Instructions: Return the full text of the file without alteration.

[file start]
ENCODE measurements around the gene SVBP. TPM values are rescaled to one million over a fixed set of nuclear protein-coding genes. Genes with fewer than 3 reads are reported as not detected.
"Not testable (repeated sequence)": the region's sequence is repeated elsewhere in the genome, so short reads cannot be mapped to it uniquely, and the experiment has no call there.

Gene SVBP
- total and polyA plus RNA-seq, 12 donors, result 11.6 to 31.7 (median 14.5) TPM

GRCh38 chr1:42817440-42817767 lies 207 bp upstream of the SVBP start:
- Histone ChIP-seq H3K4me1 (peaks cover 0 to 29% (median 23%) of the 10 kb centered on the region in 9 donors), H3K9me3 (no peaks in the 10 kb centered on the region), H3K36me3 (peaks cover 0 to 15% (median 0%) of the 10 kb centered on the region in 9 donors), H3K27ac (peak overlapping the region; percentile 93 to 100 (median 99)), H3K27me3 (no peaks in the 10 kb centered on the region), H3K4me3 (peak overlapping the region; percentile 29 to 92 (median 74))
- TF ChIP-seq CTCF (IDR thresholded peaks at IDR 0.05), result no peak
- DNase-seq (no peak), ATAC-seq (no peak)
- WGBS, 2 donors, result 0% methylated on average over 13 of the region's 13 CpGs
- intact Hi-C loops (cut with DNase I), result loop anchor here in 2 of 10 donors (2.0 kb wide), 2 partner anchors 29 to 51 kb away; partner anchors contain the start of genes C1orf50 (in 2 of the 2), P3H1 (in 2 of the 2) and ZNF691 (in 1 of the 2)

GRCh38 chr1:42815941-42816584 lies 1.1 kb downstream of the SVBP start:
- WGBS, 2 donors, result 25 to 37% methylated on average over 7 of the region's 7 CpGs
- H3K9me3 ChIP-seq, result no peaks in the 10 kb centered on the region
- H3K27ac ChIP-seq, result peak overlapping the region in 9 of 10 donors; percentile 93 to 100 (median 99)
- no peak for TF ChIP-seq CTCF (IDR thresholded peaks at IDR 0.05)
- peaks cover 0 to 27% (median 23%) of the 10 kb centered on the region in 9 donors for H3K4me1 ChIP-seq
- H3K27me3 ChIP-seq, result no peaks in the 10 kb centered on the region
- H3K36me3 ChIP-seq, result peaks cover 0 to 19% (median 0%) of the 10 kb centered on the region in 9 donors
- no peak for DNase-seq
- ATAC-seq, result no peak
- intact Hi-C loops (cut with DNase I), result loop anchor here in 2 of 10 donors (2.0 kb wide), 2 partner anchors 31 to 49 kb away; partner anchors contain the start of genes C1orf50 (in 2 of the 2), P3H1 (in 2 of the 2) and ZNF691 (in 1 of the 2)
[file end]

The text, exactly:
ENCODE measurements around the gene SVBP. TPM values are rescaled to one million over a fixed set of nuclear protein-coding genes. Genes with fewer than 3 reads are reported as not detected.
"Not testable (repeated sequence)": the region's sequence is repeated elsewhere in the genome, so short reads cannot be mapped to it uniquely, and the experiment has no call there.

Gene SVBP
- total and polyA plus RNA-seq, 12 donors, result 11.6 to 31.7 (median 14.5) TPM

GRCh38 chr1:42817440-42817767 lies 207 bp upstream of the SVBP start:
- Histone ChIP-seq H3K4me1 (peaks cover 0 to 29% (median 23%) of the 10 kb centered on the region in 9 donors), H3K9me3 (no peaks in the 10 kb centered on the region), H3K36me3 (peaks cover 0 to 15% (median 0%) of the 10 kb centered on the region in 9 donors), H3K27ac (peak overlapping the region; percentile 93 to 100 (median 99)), H3K27me3 (no peaks in the 10 kb centered on the region), H3K4me3 (peak overlapping the region; percentile 29 to 92 (median 74))
- TF ChIP-seq CTCF (IDR thresholded peaks at IDR 0.05), result no peak
- DNase-seq (no peak), ATAC-seq (no peak)
- WGBS, 2 donors, result 0% methylated on average over 13 of the region's 13 CpGs
- intact Hi-C loops (cut with DNase I), result loop anchor here in 2 of 10 donors (2.0 kb wide), 2 partner anchors 29 to 51 kb away; partner anchors contain the start of genes C1orf50 (in 2 of the 2), P3H1 (in 2 of the 2) and ZNF691 (in 1 of the 2)

GRCh38 chr1:42815941-42816584 lies 1.1 kb downstream of the SVBP start:
- WGBS, 2 donors, result 25 to 37% methylated on average over 7 of the region's 7 CpGs
- H3K9me3 ChIP-seq, result no peaks in the 10 kb centered on the region
- H3K27ac ChIP-seq, result peak overlapping the region in 9 of 10 donors; percentile 93 to 100 (median 99)
- no peak for TF ChIP-seq CTCF (IDR thresholded peaks at IDR 0.05)
- peaks cover 0 to 27% (median 23%) of the 10 kb centered on the region in 9 donors for H3K4me1 ChIP-seq
- H3K27me3 ChIP-seq, result no peaks in the 10 kb centered on the region
- H3K36me3 ChIP-seq, result peaks cover 0 to 19% (median 0%) of the 10 kb centered on the region in 9 donors
- no peak for DNase-seq
- ATAC-seq, result no peak
- intact Hi-C loops (cut with DNase I), result loop anchor here in 2 of 10 donors (2.0 kb wide), 2 partner anchors 31 to 49 kb away; partner anchors contain the start of genes C1orf50 (in 2 of the 2), P3H1 (in 2 of the 2) and ZNF691 (in 1 of the 2)